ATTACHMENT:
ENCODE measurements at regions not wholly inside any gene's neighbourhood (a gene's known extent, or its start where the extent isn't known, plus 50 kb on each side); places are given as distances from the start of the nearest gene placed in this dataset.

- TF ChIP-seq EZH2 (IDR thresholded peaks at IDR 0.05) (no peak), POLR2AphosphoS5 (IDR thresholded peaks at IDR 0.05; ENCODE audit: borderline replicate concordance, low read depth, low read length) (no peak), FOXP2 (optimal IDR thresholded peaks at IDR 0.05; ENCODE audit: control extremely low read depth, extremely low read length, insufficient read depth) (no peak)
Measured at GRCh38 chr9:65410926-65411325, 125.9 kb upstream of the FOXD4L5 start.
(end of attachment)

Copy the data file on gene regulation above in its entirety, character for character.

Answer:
ENCODE measurements at regions not wholly inside any gene's neighbourhood (a gene's known extent, or its start where the extent isn't known, plus 50 kb on each side); places are given as distances from the start of the nearest gene placed in this dataset.

- TF ChIP-seq EZH2 (IDR thresholded peaks at IDR 0.05) (no peak), POLR2AphosphoS5 (IDR thresholded peaks at IDR 0.05; ENCODE audit: borderline replicate concordance, low read depth, low read length) (no peak), FOXP2 (optimal IDR thresholded peaks at IDR 0.05; ENCODE audit: control extremely low read depth, extremely low read length, insufficient read depth) (no peak)
Measured at GRCh38 chr9:65410926-65411325, 125.9 kb upstream of the FOXD4L5 start.